I won’t dwell too long on the Apple Watch. So far, pardon the pun, it cleans its competition’s clock. It may not sell as much as optimistic seers said it would, but it has done better than dismissive pessimists predicted. Right now it’s not a true, autonomous personal computer—it needs an iPhone—but some day it will gain more computing power, more sensors, more apps. When, how, and how fast, I don’t know. But it will.

Then there’s Apple 3.0 as a services company. Reading financial statements, we see that Apple has achieved significant growth in its services business. This is good and confirms that Apple is getting better at the game, but there are glitches. iTunes is still an abomination before the Lord, the App Stores are poorly curated, web versions of iWork apps pale in comparison to Microsoft’s Office Cloud implementation, and more. This is no ground for despair, just for worries about islets of mediocrity silently metastasizing inside the spaceship.

Looking further into the future, the putative Apple Car could inaugurate the Apple 4.0 era. Monday Note readers know I’ve gone back and forth between skepticism, based on technical and cultural challenges, and a more optimistic view of Apple’s possible contribution to a new genre of automobiles.

How far away is this future? Two weeks ago, at the SXSW (South By Southwest) festival, Chris Urmson, Google’s director of self-driving cars, gave a sobering yet helpful talk about his project’s future. Lee Gomes analyzes Urmson’s presentation in an IEEE Spectrum article [as always, edits and emphasis mine]:

Not only might it take much longer to arrive than the company has ever indicated—as long as 30 years, said Urmson—but the early commercial versions might well be limited to certain geographies and weather conditions. Self-driving cars are much easier to engineer for sunny weather and wide-open roads, and Urmson suggested the cars might be sold for those markets first.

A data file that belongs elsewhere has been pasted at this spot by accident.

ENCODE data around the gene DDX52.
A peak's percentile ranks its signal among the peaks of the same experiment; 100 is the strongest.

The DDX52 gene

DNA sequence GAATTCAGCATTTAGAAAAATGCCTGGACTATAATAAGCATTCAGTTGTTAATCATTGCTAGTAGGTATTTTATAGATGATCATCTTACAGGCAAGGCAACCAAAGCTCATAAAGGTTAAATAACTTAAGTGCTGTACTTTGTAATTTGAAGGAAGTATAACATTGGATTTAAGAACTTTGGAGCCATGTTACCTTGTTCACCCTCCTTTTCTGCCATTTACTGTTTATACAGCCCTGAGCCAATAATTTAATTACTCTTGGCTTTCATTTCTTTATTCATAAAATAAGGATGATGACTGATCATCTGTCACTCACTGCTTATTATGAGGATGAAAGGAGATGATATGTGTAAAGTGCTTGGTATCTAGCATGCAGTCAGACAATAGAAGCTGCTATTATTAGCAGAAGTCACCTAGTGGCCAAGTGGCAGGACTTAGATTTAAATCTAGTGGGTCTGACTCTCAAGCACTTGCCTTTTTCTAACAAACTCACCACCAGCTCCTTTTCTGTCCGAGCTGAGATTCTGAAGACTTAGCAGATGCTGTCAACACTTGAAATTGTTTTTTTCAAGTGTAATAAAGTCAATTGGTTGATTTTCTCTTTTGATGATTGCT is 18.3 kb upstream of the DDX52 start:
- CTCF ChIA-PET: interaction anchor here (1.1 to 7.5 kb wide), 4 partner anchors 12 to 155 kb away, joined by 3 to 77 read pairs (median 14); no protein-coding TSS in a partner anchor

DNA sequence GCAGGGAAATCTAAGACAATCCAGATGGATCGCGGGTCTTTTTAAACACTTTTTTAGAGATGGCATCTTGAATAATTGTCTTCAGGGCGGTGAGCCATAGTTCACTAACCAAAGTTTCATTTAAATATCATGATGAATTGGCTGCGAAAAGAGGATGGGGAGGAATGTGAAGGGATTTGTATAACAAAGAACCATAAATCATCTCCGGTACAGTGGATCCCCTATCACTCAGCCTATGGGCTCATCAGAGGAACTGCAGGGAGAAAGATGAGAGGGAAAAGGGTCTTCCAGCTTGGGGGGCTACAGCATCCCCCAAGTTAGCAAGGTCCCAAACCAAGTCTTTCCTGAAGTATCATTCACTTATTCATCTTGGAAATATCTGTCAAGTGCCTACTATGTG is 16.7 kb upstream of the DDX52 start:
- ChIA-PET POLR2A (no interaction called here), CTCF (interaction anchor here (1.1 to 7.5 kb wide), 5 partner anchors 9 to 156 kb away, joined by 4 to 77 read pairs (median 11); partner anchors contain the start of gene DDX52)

Gomes then quotes Urmson:

How quickly can we get this into people’s hands? If you read the papers, you see maybe it’s three years, maybe it’s thirty years. And I am here to tell you that honestly, it’s a bit of both.

From a kremlinology angle, it’s more than mildly interesting to watch Alphabet Inc. prune and shape its projects, “liberating” the robotics team once acquired from Boston Dynamics, telling us a real-world autonomous car is harder to make than we were once led to believe. I’m surprised how little play this talk from Alphabet/Google got in the media.

From the Apple angle, things become clearer: the putative Apple Car, when/if it ever materializes, will be a more conventional electric vehicle, complete with Apple style and software smarts.

These are but the most visible open questions. The history of tech companies show how change often comes from unexpected places, and how sudden it can be. Think Nokia, Microsoft, and IBM, to name a few. A page from my own history, I saw how less powerful but more flexible (and less expensive) 8-bit “microcomputers,” as they were first called, completely disrupted HP.

Apple won’t become boring with age. The company is just as exciting—and occasionally as unexpected—as it was 40 years ago. Of course, I owe Apple an unending debt: This is the company that made my life exciting, rewarding, and brought me to Silicon Valley.

This post originally appeared at Monday Note.